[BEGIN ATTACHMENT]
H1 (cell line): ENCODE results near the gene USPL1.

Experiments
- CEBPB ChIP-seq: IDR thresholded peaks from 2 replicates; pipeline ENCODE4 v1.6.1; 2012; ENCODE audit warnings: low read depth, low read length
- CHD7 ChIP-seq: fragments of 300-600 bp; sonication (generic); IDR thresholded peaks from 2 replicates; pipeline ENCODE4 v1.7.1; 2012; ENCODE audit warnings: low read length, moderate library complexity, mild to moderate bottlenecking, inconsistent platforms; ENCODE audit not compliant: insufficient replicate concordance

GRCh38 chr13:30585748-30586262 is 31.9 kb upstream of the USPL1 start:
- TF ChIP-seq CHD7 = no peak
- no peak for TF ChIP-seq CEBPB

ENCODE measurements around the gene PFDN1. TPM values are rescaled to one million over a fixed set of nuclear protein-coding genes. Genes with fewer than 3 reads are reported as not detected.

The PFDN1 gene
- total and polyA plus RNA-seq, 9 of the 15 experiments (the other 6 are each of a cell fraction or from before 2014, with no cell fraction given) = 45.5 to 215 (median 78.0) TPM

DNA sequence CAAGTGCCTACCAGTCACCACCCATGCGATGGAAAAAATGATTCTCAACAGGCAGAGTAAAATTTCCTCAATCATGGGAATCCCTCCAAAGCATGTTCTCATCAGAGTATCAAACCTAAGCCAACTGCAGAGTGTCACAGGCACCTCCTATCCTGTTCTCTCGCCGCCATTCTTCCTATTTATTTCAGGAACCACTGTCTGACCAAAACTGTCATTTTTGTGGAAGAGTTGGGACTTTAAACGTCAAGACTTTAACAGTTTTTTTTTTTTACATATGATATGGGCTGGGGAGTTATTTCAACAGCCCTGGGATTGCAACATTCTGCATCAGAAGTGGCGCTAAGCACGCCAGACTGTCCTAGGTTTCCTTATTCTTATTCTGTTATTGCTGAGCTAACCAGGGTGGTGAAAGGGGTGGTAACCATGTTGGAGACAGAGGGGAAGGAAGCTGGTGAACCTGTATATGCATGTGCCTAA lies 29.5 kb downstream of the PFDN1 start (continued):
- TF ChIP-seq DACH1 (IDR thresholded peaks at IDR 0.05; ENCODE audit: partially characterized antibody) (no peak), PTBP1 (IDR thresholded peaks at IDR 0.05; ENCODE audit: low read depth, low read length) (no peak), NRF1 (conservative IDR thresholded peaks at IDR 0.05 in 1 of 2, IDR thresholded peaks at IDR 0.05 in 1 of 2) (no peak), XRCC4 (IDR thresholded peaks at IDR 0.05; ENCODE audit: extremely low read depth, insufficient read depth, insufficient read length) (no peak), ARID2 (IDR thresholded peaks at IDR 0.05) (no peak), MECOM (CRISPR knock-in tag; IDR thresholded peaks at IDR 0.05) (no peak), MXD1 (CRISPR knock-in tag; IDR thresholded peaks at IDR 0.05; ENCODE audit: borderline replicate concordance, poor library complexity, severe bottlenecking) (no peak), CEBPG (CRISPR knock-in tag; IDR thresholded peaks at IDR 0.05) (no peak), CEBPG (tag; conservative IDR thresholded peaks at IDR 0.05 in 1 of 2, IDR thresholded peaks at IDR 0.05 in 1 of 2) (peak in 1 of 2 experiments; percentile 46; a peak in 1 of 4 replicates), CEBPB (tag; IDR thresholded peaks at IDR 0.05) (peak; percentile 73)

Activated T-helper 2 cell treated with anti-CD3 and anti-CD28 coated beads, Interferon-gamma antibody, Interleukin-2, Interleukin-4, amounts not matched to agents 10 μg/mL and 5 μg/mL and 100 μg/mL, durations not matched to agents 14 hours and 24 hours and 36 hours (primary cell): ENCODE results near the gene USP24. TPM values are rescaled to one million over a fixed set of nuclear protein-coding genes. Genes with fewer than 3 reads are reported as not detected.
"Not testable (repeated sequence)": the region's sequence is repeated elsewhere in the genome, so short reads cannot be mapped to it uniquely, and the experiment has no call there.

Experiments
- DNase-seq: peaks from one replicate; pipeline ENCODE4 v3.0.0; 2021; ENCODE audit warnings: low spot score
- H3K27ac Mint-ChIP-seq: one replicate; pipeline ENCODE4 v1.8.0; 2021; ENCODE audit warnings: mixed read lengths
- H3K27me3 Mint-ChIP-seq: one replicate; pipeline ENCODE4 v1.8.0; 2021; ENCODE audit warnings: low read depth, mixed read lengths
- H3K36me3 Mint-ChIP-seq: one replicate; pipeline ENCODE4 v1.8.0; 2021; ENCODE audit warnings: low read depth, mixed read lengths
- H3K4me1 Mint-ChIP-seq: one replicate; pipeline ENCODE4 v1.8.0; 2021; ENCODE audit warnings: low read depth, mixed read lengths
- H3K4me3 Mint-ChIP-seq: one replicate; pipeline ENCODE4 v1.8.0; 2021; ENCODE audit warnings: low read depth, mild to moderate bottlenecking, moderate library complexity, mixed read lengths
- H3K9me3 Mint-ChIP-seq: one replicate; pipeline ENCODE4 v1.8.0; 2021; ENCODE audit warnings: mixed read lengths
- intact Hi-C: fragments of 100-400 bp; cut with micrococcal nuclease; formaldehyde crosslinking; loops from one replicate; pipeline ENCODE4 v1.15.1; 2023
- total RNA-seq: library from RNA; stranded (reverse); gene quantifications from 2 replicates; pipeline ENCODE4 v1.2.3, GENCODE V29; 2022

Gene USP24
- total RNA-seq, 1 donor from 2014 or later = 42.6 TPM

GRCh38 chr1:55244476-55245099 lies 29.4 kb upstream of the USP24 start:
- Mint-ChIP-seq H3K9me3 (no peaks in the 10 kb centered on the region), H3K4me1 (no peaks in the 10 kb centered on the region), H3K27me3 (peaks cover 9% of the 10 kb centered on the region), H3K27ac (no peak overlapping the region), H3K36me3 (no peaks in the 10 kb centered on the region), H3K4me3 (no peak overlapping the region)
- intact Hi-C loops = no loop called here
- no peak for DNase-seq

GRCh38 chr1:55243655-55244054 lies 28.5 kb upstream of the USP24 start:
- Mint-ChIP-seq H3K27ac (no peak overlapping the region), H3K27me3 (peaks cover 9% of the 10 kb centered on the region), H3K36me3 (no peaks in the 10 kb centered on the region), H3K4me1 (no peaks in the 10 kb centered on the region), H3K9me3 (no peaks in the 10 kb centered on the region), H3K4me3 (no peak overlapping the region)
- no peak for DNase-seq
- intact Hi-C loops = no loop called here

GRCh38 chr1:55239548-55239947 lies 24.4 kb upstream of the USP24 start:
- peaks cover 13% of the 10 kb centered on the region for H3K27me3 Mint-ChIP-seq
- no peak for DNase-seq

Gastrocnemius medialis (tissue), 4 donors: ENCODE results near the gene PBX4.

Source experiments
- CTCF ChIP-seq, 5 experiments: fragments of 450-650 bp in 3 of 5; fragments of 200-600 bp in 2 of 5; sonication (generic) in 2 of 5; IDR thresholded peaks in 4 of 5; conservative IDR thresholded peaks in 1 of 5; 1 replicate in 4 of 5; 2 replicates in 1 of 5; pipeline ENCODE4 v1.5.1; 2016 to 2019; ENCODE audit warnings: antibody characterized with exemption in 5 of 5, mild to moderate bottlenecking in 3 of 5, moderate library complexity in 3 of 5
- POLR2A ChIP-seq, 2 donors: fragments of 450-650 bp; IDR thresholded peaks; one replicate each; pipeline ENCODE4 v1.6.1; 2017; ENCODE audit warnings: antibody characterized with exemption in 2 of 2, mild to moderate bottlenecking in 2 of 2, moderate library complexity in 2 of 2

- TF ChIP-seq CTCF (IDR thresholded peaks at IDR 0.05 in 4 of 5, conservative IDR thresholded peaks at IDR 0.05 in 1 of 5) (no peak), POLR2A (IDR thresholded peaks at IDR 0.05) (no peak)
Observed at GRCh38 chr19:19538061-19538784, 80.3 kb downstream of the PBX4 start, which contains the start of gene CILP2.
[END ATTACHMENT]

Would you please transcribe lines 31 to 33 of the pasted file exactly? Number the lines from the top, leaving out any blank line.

GRCh38 chr1:55243655-55244054 lies 28.5 kb upstream of the USP24 start:
- Mint-ChIP-seq H3K27ac (no peak overlapping the region), H3K27me3 (peaks cover 9% of the 10 kb centered on the region), H3K36me3 (no peaks in the 10 kb centered on the region), H3K4me1 (no peaks in the 10 kb centered on the region), H3K9me3 (no peaks in the 10 kb centered on the region), H3K4me3 (no peak overlapping the region)
- no peak for DNase-seq